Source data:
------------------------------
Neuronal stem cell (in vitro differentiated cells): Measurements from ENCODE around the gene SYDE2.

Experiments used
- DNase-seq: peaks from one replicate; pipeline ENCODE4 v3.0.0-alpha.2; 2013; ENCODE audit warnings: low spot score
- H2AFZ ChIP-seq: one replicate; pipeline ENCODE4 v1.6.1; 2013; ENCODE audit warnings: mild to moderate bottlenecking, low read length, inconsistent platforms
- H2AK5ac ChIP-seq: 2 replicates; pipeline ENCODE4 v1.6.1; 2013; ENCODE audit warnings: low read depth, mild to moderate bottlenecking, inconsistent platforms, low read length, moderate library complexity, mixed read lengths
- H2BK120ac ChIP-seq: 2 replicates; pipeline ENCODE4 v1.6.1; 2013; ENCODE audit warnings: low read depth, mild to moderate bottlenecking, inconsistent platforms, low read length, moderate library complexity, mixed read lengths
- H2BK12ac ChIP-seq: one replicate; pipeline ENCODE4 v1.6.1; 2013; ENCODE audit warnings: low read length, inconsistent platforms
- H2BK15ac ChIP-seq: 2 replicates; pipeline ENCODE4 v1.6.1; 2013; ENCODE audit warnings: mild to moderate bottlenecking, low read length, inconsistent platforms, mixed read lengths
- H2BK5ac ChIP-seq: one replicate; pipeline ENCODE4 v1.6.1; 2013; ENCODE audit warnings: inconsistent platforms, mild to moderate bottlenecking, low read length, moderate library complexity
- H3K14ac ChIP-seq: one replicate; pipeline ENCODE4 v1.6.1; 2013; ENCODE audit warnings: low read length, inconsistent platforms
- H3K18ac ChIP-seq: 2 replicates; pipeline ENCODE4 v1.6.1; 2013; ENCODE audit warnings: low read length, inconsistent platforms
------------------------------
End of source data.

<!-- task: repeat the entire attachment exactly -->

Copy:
Neuronal stem cell (in vitro differentiated cells): Measurements from ENCODE around the gene SYDE2.

Experiments used
- DNase-seq: peaks from one replicate; pipeline ENCODE4 v3.0.0-alpha.2; 2013; ENCODE audit warnings: low spot score
- H2AFZ ChIP-seq: one replicate; pipeline ENCODE4 v1.6.1; 2013; ENCODE audit warnings: mild to moderate bottlenecking, low read length, inconsistent platforms
- H2AK5ac ChIP-seq: 2 replicates; pipeline ENCODE4 v1.6.1; 2013; ENCODE audit warnings: low read depth, mild to moderate bottlenecking, inconsistent platforms, low read length, moderate library complexity, mixed read lengths
- H2BK120ac ChIP-seq: 2 replicates; pipeline ENCODE4 v1.6.1; 2013; ENCODE audit warnings: low read depth, mild to moderate bottlenecking, inconsistent platforms, low read length, moderate library complexity, mixed read lengths
- H2BK12ac ChIP-seq: one replicate; pipeline ENCODE4 v1.6.1; 2013; ENCODE audit warnings: low read length, inconsistent platforms
- H2BK15ac ChIP-seq: 2 replicates; pipeline ENCODE4 v1.6.1; 2013; ENCODE audit warnings: mild to moderate bottlenecking, low read length, inconsistent platforms, mixed read lengths
- H2BK5ac ChIP-seq: one replicate; pipeline ENCODE4 v1.6.1; 2013; ENCODE audit warnings: inconsistent platforms, mild to moderate bottlenecking, low read length, moderate library complexity
- H3K14ac ChIP-seq: one replicate; pipeline ENCODE4 v1.6.1; 2013; ENCODE audit warnings: low read length, inconsistent platforms
- H3K18ac ChIP-seq: 2 replicates; pipeline ENCODE4 v1.6.1; 2013; ENCODE audit warnings: low read length, inconsistent platforms